Facts matter: Sign up for the free Mother Jones Daily newsletter. Support our nonprofit reporting. Subscribe to our print magazine.

David Corn just got back from a breakfast meeting hosted by Nancy Pelosi, who outlined the Democratic messaging strategy on healthcare reform:

The “appeal” of this push, she said, will not be that 48 million people don’t have health care insurance. “What is important to the bigger population,” she explained, “is their own health care.”

….The bottom line: the battle cry will not be, “Health care for all!” Instead, it will be “Better health care for you — and also the rest of us.” Given how the Hillary Clinton-led crusade for health care reform flamed out terribly in the 1990s, this sort of tactical shift may be warranted. It may even be wise.

I’d go further than that.  Even as far back as 1993, Bill Clinton understood that fear of change among the already insured was the key issue in building public support for national healthcare.  Unfortunately, even though he got this, he still didn’t emphasize it enough, and that’s one of the reasons his plan failed.

Since then, however, this has become conventional wisdom.  Like it or not, universal healthcare will never get passed on the grounds that it will help the 48 million Americans who are currently uninsured.  It will only pass if the other 250 million Americans are assured over and over and over again that the new plan will be at least as good for them as what they have now.  The tactical shift Pelosi is talking about isn’t just wise, it’s absolutely indispensable.

More importantly, however, both David and Ezra Klein report that Pelosi’s real priority this year isn’t healthcare at all.  It’s energy policy — specifically, getting a cap-and-trade bill passed.  My sense from Obama’s non-SOTU last week was that this was his priority as well, so it wouldn’t surprise me at all if serious healthcare reform ended up getting pushed off until next year.

We've never been very good at being conservative.

And usually, that serves us well in doing the ambitious, hard-hitting journalism that you turn to Mother Jones for. But it also means we can't afford to come up short when it comes to scratching together the funds it takes to keep our team firing on all cylinders, and the truth is, we finished our budgeting cycle on June 30 about $100,000 short of our online goal.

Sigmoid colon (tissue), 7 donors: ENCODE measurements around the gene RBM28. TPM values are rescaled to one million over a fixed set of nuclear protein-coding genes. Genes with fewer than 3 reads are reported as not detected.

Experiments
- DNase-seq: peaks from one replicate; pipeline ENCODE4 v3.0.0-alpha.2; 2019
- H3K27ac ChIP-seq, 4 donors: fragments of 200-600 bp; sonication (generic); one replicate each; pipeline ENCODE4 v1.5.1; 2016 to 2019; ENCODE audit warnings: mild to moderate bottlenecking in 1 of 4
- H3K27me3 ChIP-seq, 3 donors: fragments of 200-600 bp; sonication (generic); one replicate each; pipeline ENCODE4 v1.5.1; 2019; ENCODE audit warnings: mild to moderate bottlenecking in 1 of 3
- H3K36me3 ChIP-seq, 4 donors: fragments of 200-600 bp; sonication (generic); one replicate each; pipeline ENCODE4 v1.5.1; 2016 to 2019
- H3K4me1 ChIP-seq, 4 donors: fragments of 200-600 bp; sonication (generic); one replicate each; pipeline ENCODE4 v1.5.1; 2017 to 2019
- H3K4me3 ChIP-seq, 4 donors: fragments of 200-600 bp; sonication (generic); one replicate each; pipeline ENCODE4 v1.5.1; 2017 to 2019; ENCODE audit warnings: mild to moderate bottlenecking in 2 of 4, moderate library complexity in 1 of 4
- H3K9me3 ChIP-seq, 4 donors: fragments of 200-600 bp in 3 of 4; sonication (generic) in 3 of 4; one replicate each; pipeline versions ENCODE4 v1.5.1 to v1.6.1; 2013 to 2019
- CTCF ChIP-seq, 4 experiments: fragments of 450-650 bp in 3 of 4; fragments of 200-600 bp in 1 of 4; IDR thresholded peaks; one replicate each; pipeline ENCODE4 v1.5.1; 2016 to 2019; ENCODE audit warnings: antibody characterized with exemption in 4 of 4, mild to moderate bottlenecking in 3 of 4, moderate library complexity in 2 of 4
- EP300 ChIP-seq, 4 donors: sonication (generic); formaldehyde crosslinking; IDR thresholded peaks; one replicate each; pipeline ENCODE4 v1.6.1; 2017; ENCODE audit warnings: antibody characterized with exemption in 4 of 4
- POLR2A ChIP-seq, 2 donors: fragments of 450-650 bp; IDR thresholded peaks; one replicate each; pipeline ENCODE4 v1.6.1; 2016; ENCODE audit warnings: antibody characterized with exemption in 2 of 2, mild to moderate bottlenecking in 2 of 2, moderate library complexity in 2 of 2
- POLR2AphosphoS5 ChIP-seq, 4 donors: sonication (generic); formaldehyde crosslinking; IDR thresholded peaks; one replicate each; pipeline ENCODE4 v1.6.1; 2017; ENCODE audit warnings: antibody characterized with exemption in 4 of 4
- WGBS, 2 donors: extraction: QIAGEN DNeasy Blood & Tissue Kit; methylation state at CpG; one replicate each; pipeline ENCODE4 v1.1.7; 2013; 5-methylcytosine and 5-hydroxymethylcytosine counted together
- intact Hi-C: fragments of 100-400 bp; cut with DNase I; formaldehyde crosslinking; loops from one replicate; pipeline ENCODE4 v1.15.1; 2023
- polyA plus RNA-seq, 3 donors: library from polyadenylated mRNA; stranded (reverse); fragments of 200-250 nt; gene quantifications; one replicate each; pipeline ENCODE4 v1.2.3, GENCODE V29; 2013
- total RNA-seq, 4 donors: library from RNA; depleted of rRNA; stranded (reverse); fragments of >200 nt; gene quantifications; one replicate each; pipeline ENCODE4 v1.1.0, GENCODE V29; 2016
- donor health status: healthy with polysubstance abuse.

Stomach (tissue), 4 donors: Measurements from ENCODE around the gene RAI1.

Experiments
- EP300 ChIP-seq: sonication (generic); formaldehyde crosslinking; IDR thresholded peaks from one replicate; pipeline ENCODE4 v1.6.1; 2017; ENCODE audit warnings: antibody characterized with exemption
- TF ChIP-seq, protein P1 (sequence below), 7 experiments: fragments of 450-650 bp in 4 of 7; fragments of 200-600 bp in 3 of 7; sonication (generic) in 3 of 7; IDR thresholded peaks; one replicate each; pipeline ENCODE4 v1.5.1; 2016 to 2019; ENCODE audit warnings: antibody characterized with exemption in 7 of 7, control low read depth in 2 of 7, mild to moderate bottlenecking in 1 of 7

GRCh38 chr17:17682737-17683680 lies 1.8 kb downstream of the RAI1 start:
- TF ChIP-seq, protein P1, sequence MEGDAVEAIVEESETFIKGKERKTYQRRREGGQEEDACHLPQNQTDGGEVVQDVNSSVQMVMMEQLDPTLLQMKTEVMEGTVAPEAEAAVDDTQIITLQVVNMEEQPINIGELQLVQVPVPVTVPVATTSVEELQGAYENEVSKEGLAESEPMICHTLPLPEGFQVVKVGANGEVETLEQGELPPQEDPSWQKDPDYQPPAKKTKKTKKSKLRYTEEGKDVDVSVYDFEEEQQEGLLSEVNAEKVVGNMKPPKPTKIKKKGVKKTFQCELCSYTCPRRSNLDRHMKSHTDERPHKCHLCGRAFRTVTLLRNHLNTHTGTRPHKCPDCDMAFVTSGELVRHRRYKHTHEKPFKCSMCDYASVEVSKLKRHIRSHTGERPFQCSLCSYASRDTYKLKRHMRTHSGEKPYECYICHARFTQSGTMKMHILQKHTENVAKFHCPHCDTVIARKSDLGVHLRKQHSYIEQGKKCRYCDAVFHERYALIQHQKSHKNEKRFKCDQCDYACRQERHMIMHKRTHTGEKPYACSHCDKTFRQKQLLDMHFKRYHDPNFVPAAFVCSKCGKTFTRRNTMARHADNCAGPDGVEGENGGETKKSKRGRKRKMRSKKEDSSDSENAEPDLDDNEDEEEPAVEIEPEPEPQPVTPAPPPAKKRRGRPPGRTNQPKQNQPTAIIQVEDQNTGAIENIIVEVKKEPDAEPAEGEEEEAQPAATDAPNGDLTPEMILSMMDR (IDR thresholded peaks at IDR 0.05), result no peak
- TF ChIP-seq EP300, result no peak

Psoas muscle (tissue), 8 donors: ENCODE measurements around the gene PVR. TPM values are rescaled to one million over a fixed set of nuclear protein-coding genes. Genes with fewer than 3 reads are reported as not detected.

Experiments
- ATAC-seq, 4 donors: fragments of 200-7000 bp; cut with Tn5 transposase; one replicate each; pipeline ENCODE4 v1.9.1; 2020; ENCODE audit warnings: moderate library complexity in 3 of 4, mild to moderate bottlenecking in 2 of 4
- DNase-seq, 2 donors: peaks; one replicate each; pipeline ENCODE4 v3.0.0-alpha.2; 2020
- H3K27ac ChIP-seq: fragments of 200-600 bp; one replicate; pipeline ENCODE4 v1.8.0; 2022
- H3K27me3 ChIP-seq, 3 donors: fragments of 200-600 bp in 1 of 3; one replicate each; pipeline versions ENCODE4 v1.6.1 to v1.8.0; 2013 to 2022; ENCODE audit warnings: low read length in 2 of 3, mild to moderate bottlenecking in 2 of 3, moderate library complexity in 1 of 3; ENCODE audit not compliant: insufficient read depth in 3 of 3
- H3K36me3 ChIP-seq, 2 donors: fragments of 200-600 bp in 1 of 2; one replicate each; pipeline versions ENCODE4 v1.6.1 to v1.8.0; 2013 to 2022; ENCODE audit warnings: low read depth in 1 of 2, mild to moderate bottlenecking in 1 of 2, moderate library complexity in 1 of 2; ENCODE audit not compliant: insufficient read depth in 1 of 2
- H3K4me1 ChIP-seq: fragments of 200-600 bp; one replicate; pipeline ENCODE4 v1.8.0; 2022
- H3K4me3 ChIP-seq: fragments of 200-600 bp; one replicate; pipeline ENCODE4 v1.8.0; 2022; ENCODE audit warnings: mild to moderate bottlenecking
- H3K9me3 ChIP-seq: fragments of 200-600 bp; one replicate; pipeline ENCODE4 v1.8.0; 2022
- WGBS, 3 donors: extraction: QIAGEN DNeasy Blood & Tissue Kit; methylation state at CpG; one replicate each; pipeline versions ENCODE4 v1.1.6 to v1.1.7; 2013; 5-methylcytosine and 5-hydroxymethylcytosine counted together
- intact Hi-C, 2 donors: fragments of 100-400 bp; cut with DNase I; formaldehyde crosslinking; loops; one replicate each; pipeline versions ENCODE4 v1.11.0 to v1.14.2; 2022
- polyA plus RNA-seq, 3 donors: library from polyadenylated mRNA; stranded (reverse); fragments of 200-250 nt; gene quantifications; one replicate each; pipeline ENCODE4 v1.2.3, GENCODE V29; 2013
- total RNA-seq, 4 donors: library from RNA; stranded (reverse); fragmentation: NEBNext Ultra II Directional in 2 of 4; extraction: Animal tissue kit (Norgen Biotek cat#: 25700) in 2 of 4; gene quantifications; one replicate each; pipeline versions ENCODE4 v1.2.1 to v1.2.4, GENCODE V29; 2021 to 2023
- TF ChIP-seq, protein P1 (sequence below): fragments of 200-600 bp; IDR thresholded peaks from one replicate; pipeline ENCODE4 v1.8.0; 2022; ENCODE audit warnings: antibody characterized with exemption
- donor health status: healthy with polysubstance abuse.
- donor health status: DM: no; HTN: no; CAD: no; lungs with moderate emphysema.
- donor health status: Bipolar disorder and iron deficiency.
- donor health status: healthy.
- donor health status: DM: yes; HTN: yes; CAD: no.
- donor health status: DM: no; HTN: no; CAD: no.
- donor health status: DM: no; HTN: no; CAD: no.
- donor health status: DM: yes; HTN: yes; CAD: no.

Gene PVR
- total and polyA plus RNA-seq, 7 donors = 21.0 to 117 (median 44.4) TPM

This is no time to come up short. It's time to fight like hell, as our namesake would tell us to do, for a democracy where minority rule cannot impose an extreme agenda, where facts matter, and where accountability has a chance at the polls and in the press. If you value our reporting and you can right now, please help us dig out of the $100,000 hole we're starting our new budgeting cycle in with an always-needed and always-appreciated donation today.

payment methods

We've never been very good at being conservative.

And usually, that serves us well in doing the ambitious, hard-hitting journalism that you turn to Mother Jones for. But it also means we can't afford to come up short when it comes to scratching together the funds it takes to keep our team firing on all cylinders, and the truth is, we finished our budgeting cycle on June 30 about $100,000 short of our online goal.

This is no time to come up short. It's time to fight like hell, as our namesake would tell us to do, for a democracy where minority rule cannot impose an extreme agenda, where facts matter, and where accountability has a chance at the polls and in the press. If you value our reporting and you can right now, please help us dig out of the $100,000 hole we're starting our new budgeting cycle in with an always-needed and always-appreciated donation today.

payment methods

We Recommend

Latest

Sign up for our free newsletter

Subscribe to the Mother Jones Daily to have our top stories delivered directly to your inbox.

Get our award-winning magazine

Save big on a full year of investigations, ideas, and insights.

Subscribe

Support our journalism

Help Mother Jones' reporters dig deep with a tax-deductible donation.

Donate